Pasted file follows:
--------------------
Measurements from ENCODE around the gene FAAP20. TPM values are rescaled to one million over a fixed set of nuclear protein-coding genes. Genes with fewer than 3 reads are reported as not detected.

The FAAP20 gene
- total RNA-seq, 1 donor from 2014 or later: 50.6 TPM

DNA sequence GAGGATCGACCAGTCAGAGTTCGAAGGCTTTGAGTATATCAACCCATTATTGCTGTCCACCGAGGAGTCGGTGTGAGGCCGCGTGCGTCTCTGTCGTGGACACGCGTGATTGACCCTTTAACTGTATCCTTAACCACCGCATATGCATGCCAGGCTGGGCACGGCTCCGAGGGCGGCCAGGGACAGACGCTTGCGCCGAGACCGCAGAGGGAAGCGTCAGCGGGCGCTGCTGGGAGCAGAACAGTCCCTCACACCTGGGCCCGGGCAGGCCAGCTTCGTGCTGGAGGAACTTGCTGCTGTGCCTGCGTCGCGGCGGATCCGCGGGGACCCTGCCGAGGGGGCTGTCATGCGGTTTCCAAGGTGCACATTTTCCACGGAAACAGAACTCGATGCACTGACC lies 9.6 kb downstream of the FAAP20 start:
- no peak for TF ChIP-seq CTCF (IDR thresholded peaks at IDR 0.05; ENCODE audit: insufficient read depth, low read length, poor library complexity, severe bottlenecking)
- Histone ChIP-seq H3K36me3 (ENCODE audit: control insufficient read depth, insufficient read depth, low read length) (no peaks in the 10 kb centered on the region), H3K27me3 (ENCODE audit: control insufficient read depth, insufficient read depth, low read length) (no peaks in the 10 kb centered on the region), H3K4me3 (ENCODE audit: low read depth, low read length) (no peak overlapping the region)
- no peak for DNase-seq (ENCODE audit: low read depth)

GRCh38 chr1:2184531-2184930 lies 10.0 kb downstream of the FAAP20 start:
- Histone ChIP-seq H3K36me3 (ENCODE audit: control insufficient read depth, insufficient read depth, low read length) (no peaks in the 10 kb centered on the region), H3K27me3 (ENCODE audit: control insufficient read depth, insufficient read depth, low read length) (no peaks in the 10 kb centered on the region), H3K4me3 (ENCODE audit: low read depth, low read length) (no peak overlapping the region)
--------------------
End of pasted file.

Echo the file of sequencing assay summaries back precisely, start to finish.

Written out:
Measurements from ENCODE around the gene FAAP20. TPM values are rescaled to one million over a fixed set of nuclear protein-coding genes. Genes with fewer than 3 reads are reported as not detected.

The FAAP20 gene
- total RNA-seq, 1 donor from 2014 or later: 50.6 TPM

DNA sequence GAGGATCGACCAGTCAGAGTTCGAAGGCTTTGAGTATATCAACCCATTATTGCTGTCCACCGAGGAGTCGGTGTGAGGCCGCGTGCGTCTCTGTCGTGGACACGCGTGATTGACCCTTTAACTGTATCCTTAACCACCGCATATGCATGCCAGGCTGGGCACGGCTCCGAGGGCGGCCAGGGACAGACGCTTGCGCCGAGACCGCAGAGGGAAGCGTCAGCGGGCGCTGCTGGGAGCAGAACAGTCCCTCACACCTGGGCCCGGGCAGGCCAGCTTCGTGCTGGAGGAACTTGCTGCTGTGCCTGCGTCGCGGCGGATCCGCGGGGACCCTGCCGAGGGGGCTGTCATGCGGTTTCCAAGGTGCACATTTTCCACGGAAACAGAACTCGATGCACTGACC lies 9.6 kb downstream of the FAAP20 start:
- no peak for TF ChIP-seq CTCF (IDR thresholded peaks at IDR 0.05; ENCODE audit: insufficient read depth, low read length, poor library complexity, severe bottlenecking)
- Histone ChIP-seq H3K36me3 (ENCODE audit: control insufficient read depth, insufficient read depth, low read length) (no peaks in the 10 kb centered on the region), H3K27me3 (ENCODE audit: control insufficient read depth, insufficient read depth, low read length) (no peaks in the 10 kb centered on the region), H3K4me3 (ENCODE audit: low read depth, low read length) (no peak overlapping the region)
- no peak for DNase-seq (ENCODE audit: low read depth)

GRCh38 chr1:2184531-2184930 lies 10.0 kb downstream of the FAAP20 start:
- Histone ChIP-seq H3K36me3 (ENCODE audit: control insufficient read depth, insufficient read depth, low read length) (no peaks in the 10 kb centered on the region), H3K27me3 (ENCODE audit: control insufficient read depth, insufficient read depth, low read length) (no peaks in the 10 kb centered on the region), H3K4me3 (ENCODE audit: low read depth, low read length) (no peak overlapping the region)